*Until this moment it is
not possible to determine whether the arms in the right half are those
of Fernández de la Rosella or Angulo (both surnames are related to the
first marquis, the first his mother's and the second his wife's), as
both contain the same elements, but in different colors and metals. The
stone representation is colorless.
of Alfonso Sánchez Lorenzo
|A branch settled
in Santillana del Mar, province of Santander and used this coat of
arms, which they had chiseled in the front of their house. This house
is presently known as "the Eagle's house" because of
The shield, which contains
the crowned eagle (tha basic shield of Estrada), has a border with
eight asps or Saint Andrew's Cross. It is, however, not possible to
determine the color of the border or the metal of the asps.
This claim about the lineage in
Santillana del Mar is disputed by a descendant of the lineage of Fernández de
San Salvador. Let's read his argument and see the shield he presents to us: Go
de San Salvador
Picture of the
shield courtesy of Pura Castresana Estrada
descendant from Antonio de Estrada (c. 1588) from the Council of
in Santander, where in a house that belonged to Antonio Fernández
Estrada (c. 1761) one can see this split shield of alliance that has
in its left (front view) a tree and a walking dog and to the right, in
a horizontal cut, on top the arms with the eagle of Estrada and on the
bottom the arms of Duque.
Picture of the
shield courtesy of Pura Castresana Estrada
A branch moved to Italy,
where a member of that lineage received the following coat of arms:
A split shield. The first
field of silver and in it a red castle with two towers. The second
field of azure with a golden walking dog. Crowned headpiece set in a
third of a turn towards the right. The shield is adorned with
Source: Antonio Estrada. Torino, Italia
Another coat of arms for which we do not have clear documentation, but which
is offered by some genealogical and heraldic services as that of the
surname Estrada, is the one on the right. We have limited knowledge of
its origin, which we have found only in the "Armorial
Général" by J. B. Rietstap (in French). However, according to
what we can see below, it is possible that these elements are part of
a coats of arms of one of don Luis de Estrada's ancestors, who
may have been of Italian origin.
Central detail of the coat of arms as supplied by a
||The coat of arms on the leftt is the
one that, according to Francisco Piferrer, is the one of
alliance of don Luis de Estrada. In the center of this coat of arms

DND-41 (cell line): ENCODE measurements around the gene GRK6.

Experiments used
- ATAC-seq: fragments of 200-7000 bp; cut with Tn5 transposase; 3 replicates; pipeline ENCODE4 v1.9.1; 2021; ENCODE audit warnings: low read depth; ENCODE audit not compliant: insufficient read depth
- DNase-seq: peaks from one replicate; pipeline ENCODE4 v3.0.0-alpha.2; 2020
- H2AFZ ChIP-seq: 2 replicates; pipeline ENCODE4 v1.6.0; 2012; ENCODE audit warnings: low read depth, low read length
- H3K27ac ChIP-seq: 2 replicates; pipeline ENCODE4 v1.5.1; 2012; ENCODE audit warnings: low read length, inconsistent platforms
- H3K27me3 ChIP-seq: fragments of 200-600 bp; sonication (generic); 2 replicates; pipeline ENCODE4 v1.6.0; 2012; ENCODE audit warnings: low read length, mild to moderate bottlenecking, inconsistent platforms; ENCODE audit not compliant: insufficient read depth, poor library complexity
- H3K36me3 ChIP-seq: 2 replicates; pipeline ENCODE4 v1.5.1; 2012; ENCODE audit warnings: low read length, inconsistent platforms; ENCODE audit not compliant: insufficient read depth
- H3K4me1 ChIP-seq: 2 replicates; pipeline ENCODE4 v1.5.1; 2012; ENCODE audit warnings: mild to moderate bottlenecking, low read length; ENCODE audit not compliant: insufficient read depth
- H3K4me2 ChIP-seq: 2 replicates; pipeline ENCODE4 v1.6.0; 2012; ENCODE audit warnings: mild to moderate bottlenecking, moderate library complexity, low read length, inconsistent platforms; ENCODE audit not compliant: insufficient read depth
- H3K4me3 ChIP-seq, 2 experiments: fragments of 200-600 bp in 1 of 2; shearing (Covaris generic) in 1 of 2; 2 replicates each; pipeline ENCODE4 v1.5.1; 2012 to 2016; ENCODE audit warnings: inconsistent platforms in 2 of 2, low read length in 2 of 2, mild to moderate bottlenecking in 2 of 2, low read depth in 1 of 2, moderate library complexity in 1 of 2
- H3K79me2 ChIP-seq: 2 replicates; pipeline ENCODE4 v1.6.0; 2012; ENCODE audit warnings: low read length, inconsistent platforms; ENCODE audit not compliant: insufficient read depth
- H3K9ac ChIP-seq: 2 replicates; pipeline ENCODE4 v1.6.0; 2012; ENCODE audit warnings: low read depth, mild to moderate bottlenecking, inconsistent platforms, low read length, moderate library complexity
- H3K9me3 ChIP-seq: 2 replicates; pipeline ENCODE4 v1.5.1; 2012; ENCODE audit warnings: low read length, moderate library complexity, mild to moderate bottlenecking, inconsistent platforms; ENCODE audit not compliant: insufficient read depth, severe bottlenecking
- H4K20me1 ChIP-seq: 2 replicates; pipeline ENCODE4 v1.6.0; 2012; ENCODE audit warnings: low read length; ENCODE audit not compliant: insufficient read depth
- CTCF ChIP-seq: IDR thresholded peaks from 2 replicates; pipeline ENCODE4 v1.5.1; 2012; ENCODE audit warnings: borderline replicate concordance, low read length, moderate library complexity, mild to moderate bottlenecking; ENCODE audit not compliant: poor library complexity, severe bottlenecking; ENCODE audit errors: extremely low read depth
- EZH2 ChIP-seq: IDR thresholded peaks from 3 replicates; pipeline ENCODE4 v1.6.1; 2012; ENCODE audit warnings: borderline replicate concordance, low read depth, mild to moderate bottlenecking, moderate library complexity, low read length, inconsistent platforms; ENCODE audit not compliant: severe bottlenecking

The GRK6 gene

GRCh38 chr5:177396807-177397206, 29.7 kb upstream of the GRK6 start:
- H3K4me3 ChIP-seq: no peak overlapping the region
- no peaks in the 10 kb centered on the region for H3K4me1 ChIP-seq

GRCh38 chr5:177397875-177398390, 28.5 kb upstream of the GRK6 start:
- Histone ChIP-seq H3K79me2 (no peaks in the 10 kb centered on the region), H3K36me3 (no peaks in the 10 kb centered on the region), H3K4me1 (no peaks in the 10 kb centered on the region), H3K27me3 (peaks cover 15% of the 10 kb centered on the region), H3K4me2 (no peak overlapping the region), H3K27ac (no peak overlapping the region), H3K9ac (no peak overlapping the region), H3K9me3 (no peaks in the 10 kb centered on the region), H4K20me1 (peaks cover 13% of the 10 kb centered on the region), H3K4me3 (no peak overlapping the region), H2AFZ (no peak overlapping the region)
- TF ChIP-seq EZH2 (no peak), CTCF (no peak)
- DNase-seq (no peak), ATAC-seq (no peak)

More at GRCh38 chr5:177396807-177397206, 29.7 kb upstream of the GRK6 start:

one can see the tree and the walking dog seen above, which are
enlarged on the figure on the right .
This coat of arms has several uncommon components,
such as 5 bloodied moors' heads; the coat of arms of Duque
without the ermine in the stripes but rather spread around the border;
the eagle of Estrada is in red instead of black; and, a golden tower, with
a white flag that has a crescent (a symbol of Islam). This arrangement in a horizontal fashion and
with a center insert is not frequently seen.
This coat of arms violates several basic rules of Spanish heraldry, so
that gives us reason to doubt its authenticity, despite the source.
Central detail of the coat of arms of
Luis de Estrada
|According to Francisco Piferrer, the coat of arms of
Estrada is the one of Duque de Estrada as determined by him, but we
disagree, as that is one of alliance, not of a single lineage.
Other coats of arms may have been granted to family members; however,
we have no documentation to support either the grants or their
|An important note about coats of arms:
Coats of arms were and are granted to individuals, not families;
therefore, when a coat of arms is granted to a member of a family, the
coat of arms is his, not his brother's, offspring or other relatives.
Legally, the coat of arms of an individual may not be used by his
descendants or relatives unless one claims and obtains the title that
goes with the coat of arms. However, it has become common practice for
any descendant to use a coat of arms granted to an ancestor, as a means of identifying with the nobility of the lineage.
This is what the brothers García-Carraffa and other Spanish genealogists have
done and in their work, the surname's general coat of arms is the first one
granted to a member of the lineage.